Post by: Liberty on June 17, 2006, 06:11:00 AM
I have the sneaking suspicion that a magnet motor even if self-sustaining will never be an overunity machine. If magnets lasted forever this would have been a different story. I hope someone with the necessary knowledge will reply to clear this for me and everyone else. To me a magnet is like a battery. You create it and you charge it. It takes then some time for the magnet to return to its original state with its original properties i.e. no magnetic flux. Just like a battery it will go "flat". If you leave it sitting in the cupboard it will take a very long time. If you use it to do some work it will take shorter time to go flat. The question I want answered is: How much energy is required to create a magnet with particular properties? If this magnet was then used to create electrical energy for example in a device which was self-sustaining and 100% efficient, will the magnet manage to create that same amount of energy before it goes flat? It seems like a logical idea that the magnet will only produce as much energy in its lifetime as was used to create it, and that is if it is used in a machine that is 100% efficient. I am unsure about this and wish someone knew the answer.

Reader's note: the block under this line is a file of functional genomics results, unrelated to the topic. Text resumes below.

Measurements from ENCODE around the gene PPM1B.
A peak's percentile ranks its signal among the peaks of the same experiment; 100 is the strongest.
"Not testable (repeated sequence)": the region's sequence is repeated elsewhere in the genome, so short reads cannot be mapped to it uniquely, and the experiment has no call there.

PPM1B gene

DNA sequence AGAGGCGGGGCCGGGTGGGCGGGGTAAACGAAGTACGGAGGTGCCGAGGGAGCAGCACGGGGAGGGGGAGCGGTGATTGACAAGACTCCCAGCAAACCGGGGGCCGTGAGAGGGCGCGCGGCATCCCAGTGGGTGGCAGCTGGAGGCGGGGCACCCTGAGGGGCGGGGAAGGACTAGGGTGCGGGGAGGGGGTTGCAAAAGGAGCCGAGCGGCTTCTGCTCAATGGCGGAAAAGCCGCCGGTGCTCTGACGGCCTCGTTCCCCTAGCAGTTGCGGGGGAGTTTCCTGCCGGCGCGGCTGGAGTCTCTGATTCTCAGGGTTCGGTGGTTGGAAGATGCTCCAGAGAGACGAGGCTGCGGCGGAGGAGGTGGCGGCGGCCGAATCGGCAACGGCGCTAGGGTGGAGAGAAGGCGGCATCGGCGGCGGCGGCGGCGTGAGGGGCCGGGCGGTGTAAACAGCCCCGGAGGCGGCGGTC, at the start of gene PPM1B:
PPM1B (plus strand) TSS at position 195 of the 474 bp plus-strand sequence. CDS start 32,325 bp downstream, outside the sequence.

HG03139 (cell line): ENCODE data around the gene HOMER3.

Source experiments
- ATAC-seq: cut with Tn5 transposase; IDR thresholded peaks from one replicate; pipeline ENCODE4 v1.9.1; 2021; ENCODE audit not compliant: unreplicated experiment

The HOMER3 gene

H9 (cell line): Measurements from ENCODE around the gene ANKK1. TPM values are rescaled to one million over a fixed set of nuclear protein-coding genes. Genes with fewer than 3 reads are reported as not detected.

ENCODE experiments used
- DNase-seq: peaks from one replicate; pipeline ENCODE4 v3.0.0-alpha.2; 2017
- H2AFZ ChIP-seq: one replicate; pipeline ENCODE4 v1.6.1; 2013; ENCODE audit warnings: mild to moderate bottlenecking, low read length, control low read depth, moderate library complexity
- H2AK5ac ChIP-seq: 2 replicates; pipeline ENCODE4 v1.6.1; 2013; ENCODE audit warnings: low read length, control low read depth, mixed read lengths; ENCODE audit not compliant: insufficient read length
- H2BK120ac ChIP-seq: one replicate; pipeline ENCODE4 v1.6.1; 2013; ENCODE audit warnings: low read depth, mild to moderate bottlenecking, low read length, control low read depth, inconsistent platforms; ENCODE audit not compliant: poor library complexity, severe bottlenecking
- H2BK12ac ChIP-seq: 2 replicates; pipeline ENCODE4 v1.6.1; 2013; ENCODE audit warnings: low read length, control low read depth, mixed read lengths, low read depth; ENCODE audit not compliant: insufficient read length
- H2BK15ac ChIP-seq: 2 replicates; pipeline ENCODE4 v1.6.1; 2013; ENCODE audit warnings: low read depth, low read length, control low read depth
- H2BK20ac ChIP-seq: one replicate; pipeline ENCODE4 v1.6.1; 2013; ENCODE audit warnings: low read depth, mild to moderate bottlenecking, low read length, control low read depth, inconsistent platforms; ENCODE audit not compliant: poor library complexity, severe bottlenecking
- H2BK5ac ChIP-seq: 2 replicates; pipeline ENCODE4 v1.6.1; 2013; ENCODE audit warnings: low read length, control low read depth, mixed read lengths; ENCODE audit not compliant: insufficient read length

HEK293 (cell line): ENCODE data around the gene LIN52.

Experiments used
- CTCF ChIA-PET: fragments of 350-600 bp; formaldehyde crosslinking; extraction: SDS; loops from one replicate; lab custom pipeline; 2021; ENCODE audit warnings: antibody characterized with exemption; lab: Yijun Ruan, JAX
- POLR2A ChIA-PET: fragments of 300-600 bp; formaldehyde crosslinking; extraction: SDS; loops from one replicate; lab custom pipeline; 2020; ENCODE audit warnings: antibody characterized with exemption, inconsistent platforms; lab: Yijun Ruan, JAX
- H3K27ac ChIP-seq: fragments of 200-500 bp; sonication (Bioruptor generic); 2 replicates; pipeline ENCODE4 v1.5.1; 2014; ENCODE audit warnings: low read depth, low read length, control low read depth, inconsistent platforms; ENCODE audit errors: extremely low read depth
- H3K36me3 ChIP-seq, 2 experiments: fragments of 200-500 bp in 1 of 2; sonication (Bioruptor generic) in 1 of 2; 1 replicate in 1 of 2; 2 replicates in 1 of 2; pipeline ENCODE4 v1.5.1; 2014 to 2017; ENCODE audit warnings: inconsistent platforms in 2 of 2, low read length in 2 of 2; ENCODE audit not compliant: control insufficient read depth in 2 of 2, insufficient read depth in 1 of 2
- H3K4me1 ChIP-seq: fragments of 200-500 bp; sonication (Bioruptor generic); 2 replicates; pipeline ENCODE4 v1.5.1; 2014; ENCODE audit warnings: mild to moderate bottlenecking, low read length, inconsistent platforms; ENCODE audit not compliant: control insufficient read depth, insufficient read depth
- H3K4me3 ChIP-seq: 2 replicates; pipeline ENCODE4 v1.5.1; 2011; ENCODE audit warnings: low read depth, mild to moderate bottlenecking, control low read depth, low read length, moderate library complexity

Here is the web link that has a short description of the motor that I made mostly out of permanent magnets.  It is: http://www.airlancomputer.com/page8.html (http://www.airlancomputer.com/page8.html)

Liberty
Title: Re: Overunity and Magnet motors why I fear it won't work
Post by: TEguy on June 17, 2006, 01:30:40 PM
Automan I don't want to be a pain but if a magnet has a life expectancy of 5000 years then it is not exactly permanent is it. They are called permanent not because they last forever but because you can't switch magnetic field off. It is not important whether the magnet will outlive me or not. The important question as I stated before is whether the magnet can produce as much energy in its lifetime as it required to make it. I have been doing some digging around in my spare time but no definate answer yet one way or the other.
Title: Re: Overunity and Magnet motors why I fear it won't work
Post by: JackH on June 18, 2006, 04:59:22 AM
Hello TEguy,